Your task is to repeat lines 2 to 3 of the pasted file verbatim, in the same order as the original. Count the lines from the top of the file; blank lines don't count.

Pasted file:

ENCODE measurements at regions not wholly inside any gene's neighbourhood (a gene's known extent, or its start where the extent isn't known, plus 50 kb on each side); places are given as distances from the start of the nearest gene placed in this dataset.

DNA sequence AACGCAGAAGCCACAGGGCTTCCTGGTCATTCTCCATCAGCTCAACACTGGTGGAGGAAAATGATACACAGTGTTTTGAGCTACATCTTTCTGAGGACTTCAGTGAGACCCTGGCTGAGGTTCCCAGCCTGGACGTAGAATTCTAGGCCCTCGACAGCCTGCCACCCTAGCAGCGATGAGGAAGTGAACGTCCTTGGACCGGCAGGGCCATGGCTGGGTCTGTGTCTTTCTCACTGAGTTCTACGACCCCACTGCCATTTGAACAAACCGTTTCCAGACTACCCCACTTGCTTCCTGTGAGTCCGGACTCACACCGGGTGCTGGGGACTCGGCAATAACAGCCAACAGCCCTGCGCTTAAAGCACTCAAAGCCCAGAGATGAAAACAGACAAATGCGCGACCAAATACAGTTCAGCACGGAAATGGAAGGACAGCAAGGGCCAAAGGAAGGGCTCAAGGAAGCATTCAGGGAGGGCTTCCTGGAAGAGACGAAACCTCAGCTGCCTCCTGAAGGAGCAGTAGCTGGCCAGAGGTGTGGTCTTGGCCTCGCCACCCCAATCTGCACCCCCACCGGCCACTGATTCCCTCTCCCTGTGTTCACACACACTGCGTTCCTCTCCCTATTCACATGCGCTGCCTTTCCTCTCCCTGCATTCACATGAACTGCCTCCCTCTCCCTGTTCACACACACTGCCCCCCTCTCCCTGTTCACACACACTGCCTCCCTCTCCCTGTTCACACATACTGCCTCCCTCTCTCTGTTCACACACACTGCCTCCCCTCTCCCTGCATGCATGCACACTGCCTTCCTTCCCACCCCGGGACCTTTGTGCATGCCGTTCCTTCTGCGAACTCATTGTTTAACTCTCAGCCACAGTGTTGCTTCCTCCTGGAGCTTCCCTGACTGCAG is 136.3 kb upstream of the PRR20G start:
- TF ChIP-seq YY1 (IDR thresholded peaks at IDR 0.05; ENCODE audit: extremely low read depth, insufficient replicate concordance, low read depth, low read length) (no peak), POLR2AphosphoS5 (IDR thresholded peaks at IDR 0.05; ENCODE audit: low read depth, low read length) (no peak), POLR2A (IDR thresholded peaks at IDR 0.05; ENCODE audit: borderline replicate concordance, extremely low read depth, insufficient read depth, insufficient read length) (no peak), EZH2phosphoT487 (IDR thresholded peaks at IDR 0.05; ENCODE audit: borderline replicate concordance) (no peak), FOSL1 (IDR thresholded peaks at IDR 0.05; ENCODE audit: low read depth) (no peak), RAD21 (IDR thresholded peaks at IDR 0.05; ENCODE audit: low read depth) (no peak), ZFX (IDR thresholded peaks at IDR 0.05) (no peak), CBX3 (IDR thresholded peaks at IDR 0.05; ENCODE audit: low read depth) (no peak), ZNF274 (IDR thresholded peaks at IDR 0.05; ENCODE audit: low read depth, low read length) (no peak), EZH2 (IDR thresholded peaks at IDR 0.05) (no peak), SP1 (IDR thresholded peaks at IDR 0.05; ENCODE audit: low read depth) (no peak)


DNA sequence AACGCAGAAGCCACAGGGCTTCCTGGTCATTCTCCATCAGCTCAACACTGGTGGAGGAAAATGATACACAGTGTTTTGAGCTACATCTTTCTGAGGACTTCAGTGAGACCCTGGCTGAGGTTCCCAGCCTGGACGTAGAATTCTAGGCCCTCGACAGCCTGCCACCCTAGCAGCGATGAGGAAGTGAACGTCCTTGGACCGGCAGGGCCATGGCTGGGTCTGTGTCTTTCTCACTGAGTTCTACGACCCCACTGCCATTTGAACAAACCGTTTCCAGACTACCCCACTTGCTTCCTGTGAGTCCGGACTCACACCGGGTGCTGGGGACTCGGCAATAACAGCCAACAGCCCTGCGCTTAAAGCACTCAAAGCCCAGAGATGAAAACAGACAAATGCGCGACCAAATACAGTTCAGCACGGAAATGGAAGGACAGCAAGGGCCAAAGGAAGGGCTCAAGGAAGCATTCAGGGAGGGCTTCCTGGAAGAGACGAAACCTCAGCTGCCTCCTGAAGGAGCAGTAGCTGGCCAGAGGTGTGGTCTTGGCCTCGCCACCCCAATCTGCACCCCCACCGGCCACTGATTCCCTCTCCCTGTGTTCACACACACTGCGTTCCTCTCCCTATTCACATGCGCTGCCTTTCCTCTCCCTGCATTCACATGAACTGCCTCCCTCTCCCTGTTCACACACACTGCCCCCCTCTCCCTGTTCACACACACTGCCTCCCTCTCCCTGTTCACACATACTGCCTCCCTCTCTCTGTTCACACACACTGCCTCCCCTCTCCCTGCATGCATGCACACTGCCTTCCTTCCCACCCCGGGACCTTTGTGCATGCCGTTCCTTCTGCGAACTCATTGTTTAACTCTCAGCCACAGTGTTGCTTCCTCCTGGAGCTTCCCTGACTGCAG is 136.3 kb upstream of the PRR20G start:
- TF ChIP-seq YY1 (IDR thresholded peaks at IDR 0.05; ENCODE audit: extremely low read depth, insufficient replicate concordance, low read depth, low read length) (no peak), POLR2AphosphoS5 (IDR thresholded peaks at IDR 0.05; ENCODE audit: low read depth, low read length) (no peak), POLR2A (IDR thresholded peaks at IDR 0.05; ENCODE audit: borderline replicate concordance, extremely low read depth, insufficient read depth, insufficient read length) (no peak), EZH2phosphoT487 (IDR thresholded peaks at IDR 0.05; ENCODE audit: borderline replicate concordance) (no peak), FOSL1 (IDR thresholded peaks at IDR 0.05; ENCODE audit: low read depth) (no peak), RAD21 (IDR thresholded peaks at IDR 0.05; ENCODE audit: low read depth) (no peak), ZFX (IDR thresholded peaks at IDR 0.05) (no peak), CBX3 (IDR thresholded peaks at IDR 0.05; ENCODE audit: low read depth) (no peak), ZNF274 (IDR thresholded peaks at IDR 0.05; ENCODE audit: low read depth, low read length) (no peak), EZH2 (IDR thresholded peaks at IDR 0.05) (no peak), SP1 (IDR thresholded peaks at IDR 0.05; ENCODE audit: low read depth) (no peak)